This is a story that affects my life and similar people may be facing such situations or have faced the same. I am Aunt Santi, a home assistant at S.A.L.V.E International sharing a story of a young boy of 11 years who was referred to my care in the S.A.L.V.E halfway home to recover from the trauma of the streets.
This boy is called Waiswa*. He is 11 years old and he comes from a small village in the eastern part of Uganda. Waiswa explains, I am the youngest of nine children living with my mother.
By the time I began to understand that I no father figure in my life, I heard my mother telling her friends he had died. Whenever she spoke of him, tears started to fall, making me sad and worried. I didn’t fully understand that my father’s death damaged my family; my relatives grabbed all of my father’s wealth, and even the house he had built. My older brothers had to drop out of school, and we resorted to staying in a grass thatched house, which leaked during the rainy season. Getting food became a huge problem because my mum had no money. She used to do laundry for people to earn some small money, but this was not enough to provide stable food. She would often come home without being paid and we all had no supper that night.
One day, we were visited by one of our aunties. She found that my mother was preparing to go and look for work. My mother and the aunt had a lengthy talk and she explained to the auntie the situation she was facing; the auntie sympathised with my mother and told her that she would take care one of her children and take us to school. My mother never liked that idea, despite all her hardships she wanted her children with her, and she told her to think about it.
After a period of time, my aunt came home again to meet my mother and this time one of my sisters was sick. My mum had no money to take my sister for medication, so she helped my mother by taking my sister but by this time she was too ill, and unfortunately passed on.
This was sad news for us all, and after the burial, my aunt had a talk with my mother and it was decided that I would be taken by the aunt to be cared for by another family. My elder sister called me, I was bathed and some of my clothes were packed in a bag ready to go with my aunt. She promised that the other family was willing to take me to school and I had hope that I would be able to support my mother and siblings when I became successful in the future.
Hope and disappointment
I travelled with my aunt to a new place and to me, it looked like a king’s palace! The house was inside a walled fence and as we entered the compound, the new family was very happy to receive me. I was also happy.
After one week, they started mistreating me. They would wake me up very early in the morning to clean the big house, wash utensils and clothes and I was told that if I did not do all of the cleaning and washing then I would not eat. I was beaten and commanded to stand under the sun for a long time. I could do all of the domestic chores but they would not appreciate me, they would beat me. I realised they had not taken me in out of love but to become like their slave. I was tired of the situation but no one could help. I asked them to return me home but they refused.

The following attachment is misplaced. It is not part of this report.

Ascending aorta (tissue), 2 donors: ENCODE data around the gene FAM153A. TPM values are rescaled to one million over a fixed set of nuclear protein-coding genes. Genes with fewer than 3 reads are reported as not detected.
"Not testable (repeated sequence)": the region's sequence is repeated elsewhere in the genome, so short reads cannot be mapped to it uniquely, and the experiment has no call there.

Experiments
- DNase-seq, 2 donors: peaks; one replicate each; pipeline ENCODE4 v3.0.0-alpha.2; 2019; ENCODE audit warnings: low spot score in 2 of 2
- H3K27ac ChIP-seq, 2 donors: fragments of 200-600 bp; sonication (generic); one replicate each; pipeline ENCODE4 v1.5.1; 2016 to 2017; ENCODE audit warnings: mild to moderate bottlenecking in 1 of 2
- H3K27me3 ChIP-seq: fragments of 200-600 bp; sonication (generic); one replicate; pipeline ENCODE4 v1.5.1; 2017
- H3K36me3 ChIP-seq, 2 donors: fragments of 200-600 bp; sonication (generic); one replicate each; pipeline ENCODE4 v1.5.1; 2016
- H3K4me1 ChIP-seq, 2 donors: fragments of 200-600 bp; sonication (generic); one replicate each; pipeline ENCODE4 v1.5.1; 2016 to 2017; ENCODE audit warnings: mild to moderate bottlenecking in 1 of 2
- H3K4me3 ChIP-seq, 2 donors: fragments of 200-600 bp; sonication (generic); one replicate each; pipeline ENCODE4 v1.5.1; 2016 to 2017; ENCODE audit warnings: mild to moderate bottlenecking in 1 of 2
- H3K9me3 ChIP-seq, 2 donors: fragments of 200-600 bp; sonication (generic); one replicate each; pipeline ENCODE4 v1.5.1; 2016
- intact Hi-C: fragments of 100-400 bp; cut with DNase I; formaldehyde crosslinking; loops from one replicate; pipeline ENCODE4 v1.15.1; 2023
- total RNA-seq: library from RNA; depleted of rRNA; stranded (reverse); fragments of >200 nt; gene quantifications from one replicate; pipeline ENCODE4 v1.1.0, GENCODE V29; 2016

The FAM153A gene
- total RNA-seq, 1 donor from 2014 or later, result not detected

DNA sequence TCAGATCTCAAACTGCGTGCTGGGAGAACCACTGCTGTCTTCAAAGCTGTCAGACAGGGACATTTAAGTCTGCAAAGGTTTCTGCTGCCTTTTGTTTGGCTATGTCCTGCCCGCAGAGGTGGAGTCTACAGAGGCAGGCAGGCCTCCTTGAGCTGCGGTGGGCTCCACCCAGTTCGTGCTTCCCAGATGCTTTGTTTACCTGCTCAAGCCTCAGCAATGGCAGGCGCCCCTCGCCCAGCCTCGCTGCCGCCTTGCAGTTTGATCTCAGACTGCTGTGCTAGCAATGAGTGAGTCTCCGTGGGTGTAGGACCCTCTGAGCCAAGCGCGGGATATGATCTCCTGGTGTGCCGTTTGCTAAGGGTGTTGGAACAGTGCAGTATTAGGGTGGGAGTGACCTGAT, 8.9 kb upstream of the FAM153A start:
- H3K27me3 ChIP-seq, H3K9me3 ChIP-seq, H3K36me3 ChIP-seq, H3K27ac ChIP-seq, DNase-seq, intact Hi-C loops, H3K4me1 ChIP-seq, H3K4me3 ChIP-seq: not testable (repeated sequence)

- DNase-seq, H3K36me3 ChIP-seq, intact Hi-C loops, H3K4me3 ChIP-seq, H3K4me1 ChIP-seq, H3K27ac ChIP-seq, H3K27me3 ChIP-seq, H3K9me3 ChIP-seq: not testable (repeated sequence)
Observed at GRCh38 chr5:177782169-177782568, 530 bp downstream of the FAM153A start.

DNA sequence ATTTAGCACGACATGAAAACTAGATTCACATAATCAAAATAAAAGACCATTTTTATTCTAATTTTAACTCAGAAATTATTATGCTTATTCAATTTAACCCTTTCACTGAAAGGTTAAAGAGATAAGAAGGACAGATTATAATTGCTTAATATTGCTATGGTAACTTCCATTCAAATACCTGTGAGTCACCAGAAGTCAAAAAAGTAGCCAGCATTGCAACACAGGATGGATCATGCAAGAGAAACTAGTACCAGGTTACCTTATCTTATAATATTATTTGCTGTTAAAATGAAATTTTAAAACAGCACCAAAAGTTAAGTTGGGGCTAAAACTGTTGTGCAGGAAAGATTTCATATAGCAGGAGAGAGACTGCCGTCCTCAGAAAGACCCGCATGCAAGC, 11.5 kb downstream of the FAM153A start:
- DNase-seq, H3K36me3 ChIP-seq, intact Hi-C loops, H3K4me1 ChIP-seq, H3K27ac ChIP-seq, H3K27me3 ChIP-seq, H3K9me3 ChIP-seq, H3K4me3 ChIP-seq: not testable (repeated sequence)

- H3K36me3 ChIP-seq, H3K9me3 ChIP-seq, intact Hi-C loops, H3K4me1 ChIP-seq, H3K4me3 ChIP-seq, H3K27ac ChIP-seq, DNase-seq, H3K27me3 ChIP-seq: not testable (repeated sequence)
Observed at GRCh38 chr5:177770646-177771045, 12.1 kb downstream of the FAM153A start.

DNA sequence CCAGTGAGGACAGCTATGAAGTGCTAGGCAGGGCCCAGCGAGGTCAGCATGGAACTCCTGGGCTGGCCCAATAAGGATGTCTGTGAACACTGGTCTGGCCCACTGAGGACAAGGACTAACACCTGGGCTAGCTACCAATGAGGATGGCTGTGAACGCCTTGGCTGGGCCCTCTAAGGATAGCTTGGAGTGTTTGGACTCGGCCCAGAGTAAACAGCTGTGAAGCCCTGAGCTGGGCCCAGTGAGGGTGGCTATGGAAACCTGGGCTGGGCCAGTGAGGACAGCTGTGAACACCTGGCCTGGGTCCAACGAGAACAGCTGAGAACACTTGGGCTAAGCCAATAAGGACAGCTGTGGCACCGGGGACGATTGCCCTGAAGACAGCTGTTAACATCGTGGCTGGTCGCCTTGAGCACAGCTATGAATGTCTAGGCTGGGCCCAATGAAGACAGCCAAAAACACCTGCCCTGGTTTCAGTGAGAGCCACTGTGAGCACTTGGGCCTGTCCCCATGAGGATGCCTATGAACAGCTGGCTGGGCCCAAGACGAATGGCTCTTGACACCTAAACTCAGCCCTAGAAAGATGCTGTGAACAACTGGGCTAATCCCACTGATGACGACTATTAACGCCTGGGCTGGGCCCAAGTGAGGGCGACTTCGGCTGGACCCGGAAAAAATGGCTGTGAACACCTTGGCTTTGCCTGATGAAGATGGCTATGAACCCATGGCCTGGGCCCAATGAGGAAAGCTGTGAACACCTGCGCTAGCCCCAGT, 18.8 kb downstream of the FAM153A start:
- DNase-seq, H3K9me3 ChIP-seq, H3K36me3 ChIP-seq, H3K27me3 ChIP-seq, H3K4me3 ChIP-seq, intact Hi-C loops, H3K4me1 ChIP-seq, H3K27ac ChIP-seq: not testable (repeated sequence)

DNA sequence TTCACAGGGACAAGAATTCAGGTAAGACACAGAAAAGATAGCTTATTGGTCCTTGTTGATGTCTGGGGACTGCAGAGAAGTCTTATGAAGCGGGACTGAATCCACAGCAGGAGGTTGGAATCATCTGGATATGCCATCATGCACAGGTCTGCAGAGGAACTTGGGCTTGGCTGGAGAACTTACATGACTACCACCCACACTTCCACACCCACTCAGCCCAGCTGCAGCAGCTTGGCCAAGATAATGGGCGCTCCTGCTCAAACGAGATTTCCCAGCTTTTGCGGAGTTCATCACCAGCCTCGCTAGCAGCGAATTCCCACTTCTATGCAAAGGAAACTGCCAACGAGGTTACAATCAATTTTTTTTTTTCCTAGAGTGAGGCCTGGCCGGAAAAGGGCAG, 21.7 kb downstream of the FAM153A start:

One day I was told to sleep out in the compound. It rained so heavily but I had nothing to do but accept. The lady in this new home told me that I was her property and she could do whatever she thought was right. On another occasion, I was hungry and ate food that was left for a child who had gone to school. I was slapped so hard that I lost hearing in one ear and up to now I still cannot hear well.
After three months, I started developing ideas of escaping from this place because I could not bear the situation. I wanted to be a good boy and do as my family had requested, but I believed they had been deceived about my situation. I prayed that my aunt would come to take me home, but she never appeared. I tried to escape, but all in vain due to the high fence.
One day, it was a birthday celebration at the house, and everybody was busy preparing and organising the event. All family members were asked to attend, including me for once. Instead of going home I decided to runthe streetseets because I knew that the celebration would only be for one day and the next day I would be back to suffering.
Life on the streets
It was hard coping with life on the street the first few days; getting food was a problem, I started picking food from a rubbish pit. I became used to this strange life and made friends in a similar situation on the street. Luckily, a wonderful opportunity came when S.A.L.V.E. International came to meet me. I met some S.A.L.V.E. staff during a street walk where they showed me love and mentioned that they were willing to support me to leave the street. Though I was scared at first since the other family had also promised me good things and then abused me.
I was told about the S.A.L.V.E. drop in centre and indeed I attended the centre regularly. I was referred from the S.A.L.V.E. drop in centre to the S.A.L.V.E. half way home and stayed there for two months. After this, I was resettled back home to my mother and she promised not to let my aunt take me away again to suffer.
My family is too vulnerable and couldn’t afford to educate me so S.A.L.V.E., through their educational sponsorship programme, enrolled me into school. Thanks to S.A.L.V.E. International supporters for the wonderful hand of love and care you have showed us, the forgotten ones, we shall never forget you.”
*Waiswa’s name has been changed in this public forum in line with our child protection policy.